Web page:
In its August home sales and price report, the California Association of Realtors said that the median price for a single-family home in the state was $526,580 in August, up 5.8 percent from a year earlier and the highest in nearly seven years. Across the nine-county Bay Area, the median sales price was $777,160, up 3.8 percent year over year.
All nine local counties saw home prices increase from one year earlier, ranging from 13.9 percent in Solano County to 0.2 percent in Santa Clara County. San Francisco remains California’s most expensive county, with a median sales price of $1,257,500, followed by San Mateo ($1,250,000), Marin ($1,200,000), and Santa Clara ($975,000) counties.
Home sales declined by 2.2 percent from August 2015 both statewide and in the Bay Area. California home sales have decreased year over year for six straight months. In a statement accompanying the numbers, CAR President Pat “Ziggy” Ziccarelli attributed the downward movement to the hefty price tags that homebuyers are facing, echoing observations from the organization’s previous monthly sales reports.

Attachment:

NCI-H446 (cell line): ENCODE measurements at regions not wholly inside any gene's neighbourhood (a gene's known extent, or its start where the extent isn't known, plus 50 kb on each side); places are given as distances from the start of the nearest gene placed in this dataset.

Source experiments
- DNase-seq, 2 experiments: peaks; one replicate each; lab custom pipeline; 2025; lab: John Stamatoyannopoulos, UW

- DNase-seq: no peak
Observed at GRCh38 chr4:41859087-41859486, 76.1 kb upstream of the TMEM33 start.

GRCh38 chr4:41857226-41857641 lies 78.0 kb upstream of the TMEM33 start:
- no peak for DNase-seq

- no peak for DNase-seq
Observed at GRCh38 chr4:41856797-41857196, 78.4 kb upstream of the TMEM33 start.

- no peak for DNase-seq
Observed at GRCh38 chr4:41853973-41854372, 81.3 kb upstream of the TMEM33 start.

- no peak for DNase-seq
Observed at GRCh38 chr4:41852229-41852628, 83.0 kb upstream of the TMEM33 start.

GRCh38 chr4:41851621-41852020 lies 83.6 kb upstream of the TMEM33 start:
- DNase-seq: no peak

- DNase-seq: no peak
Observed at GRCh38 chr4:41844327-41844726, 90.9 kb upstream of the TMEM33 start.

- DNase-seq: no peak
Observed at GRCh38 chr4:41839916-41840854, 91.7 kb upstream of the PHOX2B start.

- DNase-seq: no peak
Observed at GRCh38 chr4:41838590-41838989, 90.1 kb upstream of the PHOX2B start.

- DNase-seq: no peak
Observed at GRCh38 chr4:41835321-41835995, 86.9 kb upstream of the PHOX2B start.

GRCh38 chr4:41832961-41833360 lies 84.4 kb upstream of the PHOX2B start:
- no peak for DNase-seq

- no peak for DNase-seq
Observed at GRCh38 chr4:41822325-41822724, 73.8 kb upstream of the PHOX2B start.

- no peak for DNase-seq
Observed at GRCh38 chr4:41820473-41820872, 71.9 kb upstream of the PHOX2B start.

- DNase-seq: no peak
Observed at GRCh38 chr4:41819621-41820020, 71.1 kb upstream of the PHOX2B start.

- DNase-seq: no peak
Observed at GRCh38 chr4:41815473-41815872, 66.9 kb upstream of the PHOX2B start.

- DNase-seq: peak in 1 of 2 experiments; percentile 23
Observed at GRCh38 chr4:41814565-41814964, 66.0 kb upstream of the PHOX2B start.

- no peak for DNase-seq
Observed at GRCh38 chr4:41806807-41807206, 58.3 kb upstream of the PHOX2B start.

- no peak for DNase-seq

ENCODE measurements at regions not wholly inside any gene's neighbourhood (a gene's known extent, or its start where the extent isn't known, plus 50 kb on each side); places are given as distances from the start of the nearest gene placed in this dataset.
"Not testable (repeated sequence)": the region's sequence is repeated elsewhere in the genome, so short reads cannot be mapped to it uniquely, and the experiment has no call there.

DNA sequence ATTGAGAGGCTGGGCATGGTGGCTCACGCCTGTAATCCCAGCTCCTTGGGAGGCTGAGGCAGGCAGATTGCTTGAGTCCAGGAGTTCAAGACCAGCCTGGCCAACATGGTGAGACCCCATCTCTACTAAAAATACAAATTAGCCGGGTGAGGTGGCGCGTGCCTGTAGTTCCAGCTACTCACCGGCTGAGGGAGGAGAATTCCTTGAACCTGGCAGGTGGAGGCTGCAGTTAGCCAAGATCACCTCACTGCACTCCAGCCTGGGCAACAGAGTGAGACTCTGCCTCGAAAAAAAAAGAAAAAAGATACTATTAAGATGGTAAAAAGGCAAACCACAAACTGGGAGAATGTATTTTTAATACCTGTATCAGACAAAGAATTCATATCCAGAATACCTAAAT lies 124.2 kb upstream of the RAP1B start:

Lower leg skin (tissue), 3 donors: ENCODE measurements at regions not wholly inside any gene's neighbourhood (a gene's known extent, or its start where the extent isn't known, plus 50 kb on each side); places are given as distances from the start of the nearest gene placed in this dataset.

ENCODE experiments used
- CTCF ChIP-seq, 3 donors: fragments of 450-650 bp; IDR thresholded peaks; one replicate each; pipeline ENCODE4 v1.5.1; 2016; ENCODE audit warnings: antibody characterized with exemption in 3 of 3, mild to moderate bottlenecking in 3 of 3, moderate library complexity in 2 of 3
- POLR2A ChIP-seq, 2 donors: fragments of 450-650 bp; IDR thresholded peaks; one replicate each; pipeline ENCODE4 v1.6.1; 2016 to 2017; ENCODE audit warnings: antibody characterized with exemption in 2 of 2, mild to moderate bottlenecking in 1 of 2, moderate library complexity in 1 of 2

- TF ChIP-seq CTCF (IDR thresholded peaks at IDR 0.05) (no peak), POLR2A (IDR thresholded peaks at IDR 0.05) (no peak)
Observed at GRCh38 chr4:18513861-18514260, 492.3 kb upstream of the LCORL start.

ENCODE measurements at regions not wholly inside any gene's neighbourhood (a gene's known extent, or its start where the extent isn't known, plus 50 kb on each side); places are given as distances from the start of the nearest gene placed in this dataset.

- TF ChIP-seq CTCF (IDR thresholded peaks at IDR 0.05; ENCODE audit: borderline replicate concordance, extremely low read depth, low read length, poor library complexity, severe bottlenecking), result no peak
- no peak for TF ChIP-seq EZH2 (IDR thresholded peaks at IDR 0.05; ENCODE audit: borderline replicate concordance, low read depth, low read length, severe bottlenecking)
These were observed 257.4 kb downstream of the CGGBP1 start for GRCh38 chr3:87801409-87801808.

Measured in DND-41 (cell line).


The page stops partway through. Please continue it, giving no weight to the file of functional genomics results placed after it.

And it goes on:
“We are seeing the market tempering, which is being driven by reduced affordability and not enough homes for sale on the market, particularly in the San Francisco Bay regions, where runaway home prices have constrained home sales,” he said. “Two of the region’s least affordable counties — Marin and Santa Clara — saw sales fall from a year ago, while Contra Costa and Sonoma counties experienced more modest slowdowns.”
According to CAR’s most recent Housing Affordability Index, less than one in five residents in San Francisco, San Mateo, Marin, and Santa Clara counties could afford the median-priced home in the second quarter. The problem is most extreme in San Francisco, where just 13 percent of the population can afford to purchase a home.
Supply conditions improved a bit from last August — with the months’ supply of inventory across the nine-county region at 2.4 — but remain below the statewide average. San Mateo and Alameda counties have the fewest homes for sale in California, with 1.9 months and 2.1 months of supply, respectively. Inventory was unchanged or up from one year ago throughout most of the Bay Area, with only Napa and Sonoma counties posting slight annual declines.
(Photo: Flickr/Mad African (Broken Sword))